RALEIGH, N.C. (QUEEN CITY NEWS) – Legalizing medical marijuana is one step closer to becoming a reality in North Carolina.
Senators in Raleigh passed a bill Tuesday, also known as the Compassionate Care Act, with a 36-10 vote allowing patients with certain medical conditions to access cannabis as a treatment option. It passed its third and final reading on Wednesday afternoon, and now the bill is off to the House, where a similar bill last spring was snuffed out but comments have been more favorable this time around.
You want to use medical marijuana? Here are the conditions and processes in North Carolina’s bill
Tuesday’s hearing started with a sponsor of the bill breaking down what the bill is meant and not meant to do.
It was made clear that if passed, the sale and use of recreational marijuana would remain illegal in N.C. The bill would change current N.C. laws to protect patients and doctors from civil penalties for medical purposes.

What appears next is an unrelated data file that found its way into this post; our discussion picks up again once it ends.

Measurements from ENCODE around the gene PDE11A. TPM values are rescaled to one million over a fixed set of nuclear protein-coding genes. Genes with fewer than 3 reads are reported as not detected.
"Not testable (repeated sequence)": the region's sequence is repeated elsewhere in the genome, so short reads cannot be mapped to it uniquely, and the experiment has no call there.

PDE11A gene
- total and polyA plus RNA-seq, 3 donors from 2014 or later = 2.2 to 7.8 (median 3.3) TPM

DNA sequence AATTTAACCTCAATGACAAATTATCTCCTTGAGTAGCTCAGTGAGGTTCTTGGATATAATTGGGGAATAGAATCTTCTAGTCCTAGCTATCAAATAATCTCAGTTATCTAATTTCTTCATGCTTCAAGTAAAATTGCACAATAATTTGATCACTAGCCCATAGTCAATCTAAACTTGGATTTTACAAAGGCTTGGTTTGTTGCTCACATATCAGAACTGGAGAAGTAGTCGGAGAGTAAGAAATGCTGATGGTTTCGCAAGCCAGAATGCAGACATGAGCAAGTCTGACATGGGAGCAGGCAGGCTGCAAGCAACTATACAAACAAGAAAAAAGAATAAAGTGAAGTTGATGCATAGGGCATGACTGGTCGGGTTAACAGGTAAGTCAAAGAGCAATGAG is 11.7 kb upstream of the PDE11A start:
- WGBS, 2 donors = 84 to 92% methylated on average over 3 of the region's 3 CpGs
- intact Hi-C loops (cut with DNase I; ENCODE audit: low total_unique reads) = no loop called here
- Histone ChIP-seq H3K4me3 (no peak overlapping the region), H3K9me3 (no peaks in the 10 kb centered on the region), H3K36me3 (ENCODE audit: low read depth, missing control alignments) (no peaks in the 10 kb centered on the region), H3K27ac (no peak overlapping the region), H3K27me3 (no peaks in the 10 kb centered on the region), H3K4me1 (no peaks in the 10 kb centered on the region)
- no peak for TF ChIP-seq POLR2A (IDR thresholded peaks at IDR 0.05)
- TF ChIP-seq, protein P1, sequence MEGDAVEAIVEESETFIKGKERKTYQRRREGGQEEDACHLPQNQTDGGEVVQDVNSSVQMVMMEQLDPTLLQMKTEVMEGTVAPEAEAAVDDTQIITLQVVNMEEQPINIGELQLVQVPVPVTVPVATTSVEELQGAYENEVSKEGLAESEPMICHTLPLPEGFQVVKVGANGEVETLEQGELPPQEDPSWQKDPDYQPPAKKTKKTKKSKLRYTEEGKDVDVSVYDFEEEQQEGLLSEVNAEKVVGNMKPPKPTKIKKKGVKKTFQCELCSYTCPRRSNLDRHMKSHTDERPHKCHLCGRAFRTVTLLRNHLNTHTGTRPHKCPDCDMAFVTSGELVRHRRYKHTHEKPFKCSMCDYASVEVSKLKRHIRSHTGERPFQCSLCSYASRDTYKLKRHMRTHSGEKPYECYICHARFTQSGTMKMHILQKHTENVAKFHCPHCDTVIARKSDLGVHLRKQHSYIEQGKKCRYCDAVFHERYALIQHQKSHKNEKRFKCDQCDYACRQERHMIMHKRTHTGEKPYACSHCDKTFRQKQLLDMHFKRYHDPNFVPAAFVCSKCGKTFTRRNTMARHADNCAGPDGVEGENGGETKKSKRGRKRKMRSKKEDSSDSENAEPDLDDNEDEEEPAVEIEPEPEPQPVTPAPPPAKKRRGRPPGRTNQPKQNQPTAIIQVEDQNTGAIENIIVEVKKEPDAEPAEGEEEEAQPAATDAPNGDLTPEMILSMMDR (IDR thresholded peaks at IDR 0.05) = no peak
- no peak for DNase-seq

The General Assembly said medical research has found that cannabis effectively alleviates symptoms associated with several medical conditions, including cancer, Chron’s Disease, and PTSD.
Patients would need certification from a physician to get prescribed medical marijuana. The bill also limits the production and sale of medical cannabis to no more than ten suppliers in the state.
Opponents who spoke up during the meeting said that marijuana is not medicine and that the bill could easily be changed to legalize recreational marijuana.
This is not the Senate’s first vote on a medical marijuana bill. Last year, it passed a similar measure that did not make it to the House.